Greek Artist Demolishes His Own Work to Avoid Bizarre Government Fine (artnet news)

By Christie Chu, Tuesday, August 25, 2015 original article here.

Photo: via Greekreporter.com

Photo: via Greekreporter.com

A statue of a mermaid by Greek artist Dionysis Karipidis, which was created in 1997 on the Portokali beach in Chalkidiki, Greece, has been destroyed by the hands of its own maker.

The artist took to his statue with a sledgehammer when he was asked by the area’s tourist authorities to pay a fine for “destroying the natural landscape,” according to the Greek Reporter.

Chalkidiki is known for its three peninsulas that stick out into the Aegean sea like Poseidon’s trident. Famous as a tourist spot, the Greek peninsula is also known as the birthplace of Greek philosopher Aristotle.

The mermaid, which is carved from the natural limestone on the beach, has been a tourist attraction for almost a decade. The issue arose a little over a year ago when the artist, who has largely remained anonymous, received a letter from the local municipality leveling a 533 euro fine for the work. In March 2014, Karipidis responded with his own letter stating that if he was forced to pay the fine, he would destroy his work.

Photo: via  Moco-Choco.com

Photo: via Moco-Choco.com

According to the town’s mayor Yiannis Tzitzios, the fine was imposed by the tourist authorities even though the municipality did not want the sculpture to be destroyed. Why did the authorities wait almost two decades to level the fine? Perhaps it has something to do with the country’s economic crisis.

“The fine has not been attested by the municipality, but since the offense took place in our area, we were forced to collect it. Once we received Karipidis’ letter we sought every legal way to delete the fine or pay it with municipality expenses,” said the mayor. “However, we found this to be illegal. Therefore, the city council chairman proposed that we pay the fine ourselves, as individuals, and not with the municipality’s money. Unfortunately, due to a misunderstanding, we did not have enough time to sort out the issue.”

What ISIS Destroys, Why, and Why We Must Document It (Hyperallergic)

by Christopher Jones on March 6, 2015 original article here.

A member of ISIS destroying an Assyrian (all images are stills from the infamous ISIS video unless otherwise noted)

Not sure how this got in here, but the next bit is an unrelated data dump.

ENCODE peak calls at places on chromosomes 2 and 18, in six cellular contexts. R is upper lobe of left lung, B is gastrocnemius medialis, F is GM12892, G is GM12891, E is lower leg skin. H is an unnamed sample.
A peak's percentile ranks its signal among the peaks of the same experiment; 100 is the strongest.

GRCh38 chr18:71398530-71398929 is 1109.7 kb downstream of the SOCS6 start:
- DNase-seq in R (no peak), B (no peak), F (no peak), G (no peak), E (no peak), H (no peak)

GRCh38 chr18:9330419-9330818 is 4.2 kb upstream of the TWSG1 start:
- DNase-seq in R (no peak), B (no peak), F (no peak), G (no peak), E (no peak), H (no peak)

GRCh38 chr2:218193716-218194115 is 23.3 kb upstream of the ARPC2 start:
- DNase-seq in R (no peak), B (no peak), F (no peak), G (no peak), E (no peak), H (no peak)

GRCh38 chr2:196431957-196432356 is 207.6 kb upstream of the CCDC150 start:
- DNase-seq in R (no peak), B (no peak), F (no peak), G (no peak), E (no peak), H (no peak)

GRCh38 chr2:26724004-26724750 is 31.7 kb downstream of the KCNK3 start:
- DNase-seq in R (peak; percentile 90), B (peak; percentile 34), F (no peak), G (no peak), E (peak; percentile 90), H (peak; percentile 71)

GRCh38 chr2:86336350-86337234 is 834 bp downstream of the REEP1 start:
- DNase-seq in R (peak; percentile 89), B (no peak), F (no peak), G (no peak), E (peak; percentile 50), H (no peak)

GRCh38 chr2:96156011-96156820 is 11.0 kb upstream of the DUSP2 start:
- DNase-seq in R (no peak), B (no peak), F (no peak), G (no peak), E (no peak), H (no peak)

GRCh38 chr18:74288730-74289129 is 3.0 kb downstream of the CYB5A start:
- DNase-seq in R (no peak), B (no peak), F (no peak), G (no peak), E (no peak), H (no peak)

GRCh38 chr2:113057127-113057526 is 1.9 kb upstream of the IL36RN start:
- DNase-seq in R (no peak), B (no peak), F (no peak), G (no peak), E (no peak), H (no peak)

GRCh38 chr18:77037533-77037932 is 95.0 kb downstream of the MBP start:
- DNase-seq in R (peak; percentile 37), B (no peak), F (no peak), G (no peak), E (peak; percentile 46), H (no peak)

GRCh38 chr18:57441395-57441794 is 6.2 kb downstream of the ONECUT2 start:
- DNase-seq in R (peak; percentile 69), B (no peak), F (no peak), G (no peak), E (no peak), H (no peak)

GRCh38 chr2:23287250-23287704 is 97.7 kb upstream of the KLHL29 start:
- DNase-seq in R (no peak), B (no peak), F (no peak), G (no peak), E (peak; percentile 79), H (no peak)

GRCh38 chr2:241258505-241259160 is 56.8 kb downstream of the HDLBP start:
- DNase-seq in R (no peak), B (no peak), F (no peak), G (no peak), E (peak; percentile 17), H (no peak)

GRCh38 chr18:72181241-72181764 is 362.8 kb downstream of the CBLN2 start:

A member of ISIS destroying an ancient Assyrian lamassu (all images are stills from the infamous ISIS video unless otherwise noted)

One week ago the world was shocked by a five-minute video posted online by the Islamic State in Iraq and Syria (ISIS) showing its members toppling ancient statues inside the Mosul Museum, smashing them with sledgehammers, and pulverizing what remained with jackhammers. The destruction left scholars of Mesopotamia scrambling to figure out what exactly had been destroyed and what remained.

A destroyed statue in the Mosul Museum

A destroyed statue in the Mosul Museum

In some ways, the damage could have been worse. In April of 2003 around 1,500 smaller items in the museum were sent to Baghdad for safekeeping. A few of the items that remained, such as the Assyrian reliefs and the statues of Hercules and a seated goddess from the Roman-era desert city of Hatra, were replicas of originals kept in London or Baghdad.

Nevertheless, the losses are catastrophic. Five life-sized statues depicting kings of Hatra were smashed to bits. There are twenty-seven known statues of Hatrene kings, so this represents a loss of 15% of all such sculptures in existence. Three more life-sized statues of Hatrene noblemen and priests have likewise been destroyed, along with statues of Venus, Nike, and eagles and lions which once adorned Hatra’s temples.

Destructing in the Mosul Museum with some remaining items in the background.

Destructing in the Mosul Museum with some remaining items in the background.

Just as tragic are the loss of the four Assyrian stone lamassu, human-headed winged bulls which were installed in the Nergal Gate at Nineveh during the reign of Sennacherib sometime between 704 and 690 B.C. These were some of the few lamassu still installed at their original location, the same place where they had once greeted visitors to Nineveh over 2,700 years ago. Other lamassu survive on display in New York, Paris, London, Chicago, and Baghdad, but now only Nimrud and Susa retain lamassu at their original locations. (Recent reports indicate that the lamassu at Nimrud may have also been destroyed).

The excavation of an ancient Assyrian lamassu in the early 20th century and the statue in the Mosul Museum.

The excavation of an ancient Assyrian lamassu in the early 20th century and the statue in the Mosul Museum.